Taylor’s troubling testimony

Text messages released weeks ago showed that Bill Taylor believed the Trump administration was conditioning the release of military aid to Ukraine on a Ukrainian investigation of Trump’s political opponents. Yesterday, in testimony before Congress, Taylor described the events that caused him to believe this.

If Taylor is telling the truth, he had a sound basis for believing that, for a while, there was a quid pro quo relationship between the release of aid and an investigation by Ukraine of the Bidens. He testified about a conversation with a National Security Council official who informed him that Gordon Sondland, our ambassador to the EU, had told a high level Ukrainain that “security assistance money would not come until President Zelenskyy committed to pursue the Burisma investigation.” Burisma is the company on whose board Hunter Biden served.

Taylor also testified that he asked Sondland whether aid was conditioned on the investigation. Sondland responded that Trump had told him he wants President Zelenskyy to state publicly that Ukraine will investigate Burisma and alleged Ukrainian interference in the 2016 U.S. election and that “everything” was dependent on such an announcement, including security assistance.

That’s a quid pro quo.

Is Taylor telling the truth? I think so. There’s nothing in his background that suggests he’s a partisan Democrat or sleazy “Deep Stater” who would lie to hurt the president.

Taylor is a West Point grad. He served in Vietnam. He was appointed ambassador to Ukraine by George W. Bush and asked to return to the diplomatic corps as charge d’affaires in Ukraine by Mike Pompeo.

Ask yourself which is more likely, that Trump, the “transactional” president, would scheme as Taylor describes to injure a political opponent or that Taylor would invent a story to this effect. I think it’s former.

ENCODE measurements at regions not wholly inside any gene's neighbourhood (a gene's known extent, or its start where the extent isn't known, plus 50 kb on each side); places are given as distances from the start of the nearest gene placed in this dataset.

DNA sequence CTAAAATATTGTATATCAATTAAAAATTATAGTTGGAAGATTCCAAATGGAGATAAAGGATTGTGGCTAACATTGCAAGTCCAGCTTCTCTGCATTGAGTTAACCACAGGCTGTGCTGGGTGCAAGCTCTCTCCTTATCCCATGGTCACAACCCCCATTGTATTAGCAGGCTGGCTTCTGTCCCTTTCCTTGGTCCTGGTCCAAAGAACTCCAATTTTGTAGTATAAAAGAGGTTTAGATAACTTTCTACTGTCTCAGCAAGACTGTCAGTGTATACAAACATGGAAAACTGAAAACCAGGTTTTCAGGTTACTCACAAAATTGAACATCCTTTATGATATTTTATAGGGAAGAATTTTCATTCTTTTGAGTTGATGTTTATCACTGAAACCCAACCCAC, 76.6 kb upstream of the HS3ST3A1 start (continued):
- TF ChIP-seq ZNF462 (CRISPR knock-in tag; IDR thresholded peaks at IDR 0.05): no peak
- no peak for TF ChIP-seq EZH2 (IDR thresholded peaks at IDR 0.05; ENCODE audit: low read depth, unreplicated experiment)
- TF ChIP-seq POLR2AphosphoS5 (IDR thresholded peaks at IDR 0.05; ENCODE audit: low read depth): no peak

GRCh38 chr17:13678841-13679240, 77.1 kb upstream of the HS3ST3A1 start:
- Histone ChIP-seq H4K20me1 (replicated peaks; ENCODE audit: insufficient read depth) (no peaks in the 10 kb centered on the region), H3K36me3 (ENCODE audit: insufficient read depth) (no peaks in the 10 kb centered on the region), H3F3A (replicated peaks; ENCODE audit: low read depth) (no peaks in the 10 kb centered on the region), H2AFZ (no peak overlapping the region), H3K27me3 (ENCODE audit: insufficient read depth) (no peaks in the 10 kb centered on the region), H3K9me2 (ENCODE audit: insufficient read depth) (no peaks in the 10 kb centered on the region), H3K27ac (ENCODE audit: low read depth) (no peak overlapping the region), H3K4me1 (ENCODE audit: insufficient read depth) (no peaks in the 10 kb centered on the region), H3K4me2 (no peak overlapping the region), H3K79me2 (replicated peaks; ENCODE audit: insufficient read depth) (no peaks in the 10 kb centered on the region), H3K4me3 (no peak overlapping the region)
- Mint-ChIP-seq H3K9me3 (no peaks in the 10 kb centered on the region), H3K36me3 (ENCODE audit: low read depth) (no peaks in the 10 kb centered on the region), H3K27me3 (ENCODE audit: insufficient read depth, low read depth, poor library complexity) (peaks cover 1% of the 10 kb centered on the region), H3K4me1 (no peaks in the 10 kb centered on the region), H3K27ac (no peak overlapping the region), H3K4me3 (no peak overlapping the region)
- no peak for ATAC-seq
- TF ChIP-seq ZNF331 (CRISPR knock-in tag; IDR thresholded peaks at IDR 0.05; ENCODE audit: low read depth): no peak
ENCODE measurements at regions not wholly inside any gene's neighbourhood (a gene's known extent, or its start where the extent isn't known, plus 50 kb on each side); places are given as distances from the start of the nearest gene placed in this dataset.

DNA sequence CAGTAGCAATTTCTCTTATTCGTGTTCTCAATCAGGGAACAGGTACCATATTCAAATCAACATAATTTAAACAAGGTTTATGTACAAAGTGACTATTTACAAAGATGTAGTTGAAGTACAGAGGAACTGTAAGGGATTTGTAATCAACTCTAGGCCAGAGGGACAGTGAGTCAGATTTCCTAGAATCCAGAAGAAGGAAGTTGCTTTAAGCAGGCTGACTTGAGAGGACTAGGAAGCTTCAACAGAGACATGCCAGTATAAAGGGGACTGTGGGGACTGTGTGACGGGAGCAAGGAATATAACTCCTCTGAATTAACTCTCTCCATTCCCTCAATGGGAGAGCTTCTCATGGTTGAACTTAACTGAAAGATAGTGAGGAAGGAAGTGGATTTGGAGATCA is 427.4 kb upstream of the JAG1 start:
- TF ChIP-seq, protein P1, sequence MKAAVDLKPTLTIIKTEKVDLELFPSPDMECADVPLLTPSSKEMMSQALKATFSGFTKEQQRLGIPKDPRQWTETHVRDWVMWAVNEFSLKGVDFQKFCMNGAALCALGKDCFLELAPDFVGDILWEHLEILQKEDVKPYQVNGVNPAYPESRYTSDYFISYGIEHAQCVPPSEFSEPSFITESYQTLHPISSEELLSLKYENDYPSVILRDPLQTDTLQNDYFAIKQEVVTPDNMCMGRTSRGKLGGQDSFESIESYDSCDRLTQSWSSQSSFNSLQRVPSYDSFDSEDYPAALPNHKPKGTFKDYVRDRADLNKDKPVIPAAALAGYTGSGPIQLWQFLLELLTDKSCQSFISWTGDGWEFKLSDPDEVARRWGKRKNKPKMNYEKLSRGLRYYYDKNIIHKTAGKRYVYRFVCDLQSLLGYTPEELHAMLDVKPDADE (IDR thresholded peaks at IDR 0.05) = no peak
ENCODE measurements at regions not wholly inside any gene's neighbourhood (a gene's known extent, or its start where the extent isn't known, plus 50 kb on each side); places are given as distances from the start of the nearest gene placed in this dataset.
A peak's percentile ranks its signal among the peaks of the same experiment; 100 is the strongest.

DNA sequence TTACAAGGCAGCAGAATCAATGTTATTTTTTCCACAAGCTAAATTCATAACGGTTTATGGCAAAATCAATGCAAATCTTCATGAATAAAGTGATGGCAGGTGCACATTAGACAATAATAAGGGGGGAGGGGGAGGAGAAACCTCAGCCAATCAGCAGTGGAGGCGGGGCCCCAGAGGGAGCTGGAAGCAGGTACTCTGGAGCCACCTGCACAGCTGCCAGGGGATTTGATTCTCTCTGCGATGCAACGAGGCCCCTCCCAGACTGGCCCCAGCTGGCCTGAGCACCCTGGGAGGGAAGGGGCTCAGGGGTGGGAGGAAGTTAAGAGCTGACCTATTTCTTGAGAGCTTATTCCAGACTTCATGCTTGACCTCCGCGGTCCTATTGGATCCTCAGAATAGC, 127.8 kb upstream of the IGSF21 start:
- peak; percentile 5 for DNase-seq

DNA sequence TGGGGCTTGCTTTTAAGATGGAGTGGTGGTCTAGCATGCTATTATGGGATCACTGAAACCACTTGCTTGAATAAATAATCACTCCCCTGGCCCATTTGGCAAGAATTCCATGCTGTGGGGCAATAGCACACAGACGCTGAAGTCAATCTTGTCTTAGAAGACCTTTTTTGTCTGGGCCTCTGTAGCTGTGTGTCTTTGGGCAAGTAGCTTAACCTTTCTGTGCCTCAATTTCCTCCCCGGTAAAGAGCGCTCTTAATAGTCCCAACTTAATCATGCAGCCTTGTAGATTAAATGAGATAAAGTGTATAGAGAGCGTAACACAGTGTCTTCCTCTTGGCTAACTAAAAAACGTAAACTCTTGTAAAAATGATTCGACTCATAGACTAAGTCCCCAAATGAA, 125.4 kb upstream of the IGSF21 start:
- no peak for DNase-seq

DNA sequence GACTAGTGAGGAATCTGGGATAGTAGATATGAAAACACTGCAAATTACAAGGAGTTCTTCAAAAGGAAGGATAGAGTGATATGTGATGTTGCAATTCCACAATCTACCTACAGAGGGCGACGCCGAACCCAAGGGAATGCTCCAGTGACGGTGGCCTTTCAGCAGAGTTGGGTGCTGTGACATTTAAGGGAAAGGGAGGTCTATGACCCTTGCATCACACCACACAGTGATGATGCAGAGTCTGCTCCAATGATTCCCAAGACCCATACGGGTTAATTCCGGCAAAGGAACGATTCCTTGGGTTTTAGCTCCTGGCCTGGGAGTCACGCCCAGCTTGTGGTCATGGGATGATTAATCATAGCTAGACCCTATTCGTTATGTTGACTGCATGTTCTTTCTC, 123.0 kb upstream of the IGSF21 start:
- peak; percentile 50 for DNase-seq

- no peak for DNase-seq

Was Sondland telling Taylor the truth about what Trump said to him? Again, I assume so. Why would Sondland misrepresent Trump’s instructions? He had no strong reason to want an investigation of Joe Biden. Trump did.

Later Sondland told Taylor that Trump had insisted there is no quid pro quo. But this seems like a case of exalting labeling over substance (as well as a case of CYA). Indeed, Sondland informed Taylor that he had told Ukraine’s president Zelenskyy that, although this was not a quid pro quo, if Zelenskyy did not “clear things up” in public, we would be at a “stalemate.”

Taylor said he understood a “stalemate” to mean that Ukraine would not receive the military assistance. I don’t think there’s any other rational way to understand “stalemate” in this context. When military assistance is “dependent” on the public announcement of an investigation into Hunter Biden’s company, that’s a quid pro whether one uses the label or disavows it.

Fortunately, soon after Taylor complained to Sondland about the withholding of aid for domestic political purposes, the hold on aid was lifted. Ukraine received the military aid and, to my knowledge, did not agree to investigate the Bidens.

Thus, the most we can say is that aid was held up for maybe two months while the Trump administration used it as leverage to try to get Ukraine to investigate his chief (at the time) rival for the presidency. We cannot say that aid was denied.

How serious an offense is it for a president to withhold aid for a few months because the recipient hasn’t agreed to investigate his political opponent? Pretty serious, in my view.

Corruption is rampant in Ukraine and around the globe. There was no reason for Trump to fixate on one Ukrainian company, Burisma, other than the fact that Hunter Biden was associated with it. And there was no reason for Trump to fixate on Hunter Biden other than the fact that his father might well be Trump’s opponent in 2020.

Some will disagree with me as to whether there is a serious offense here. There’s not much point in arguing about it. One either sees significant impropriety or one doesn’t.

But those who don’t might ask themselves whether they would see a major problem if, under the same facts, it was President Obama who withheld the aid and Donald Trump whom Obama insisted had to be investigated before it could be released.

The offense would be more serious if Trump hadn’t ultimately released the aid. In that scenario, I think there would be a case for impeaching him. But that scenario didn’t happen so I don’t have to assess how the substantial the case for impeachment would be if it had.

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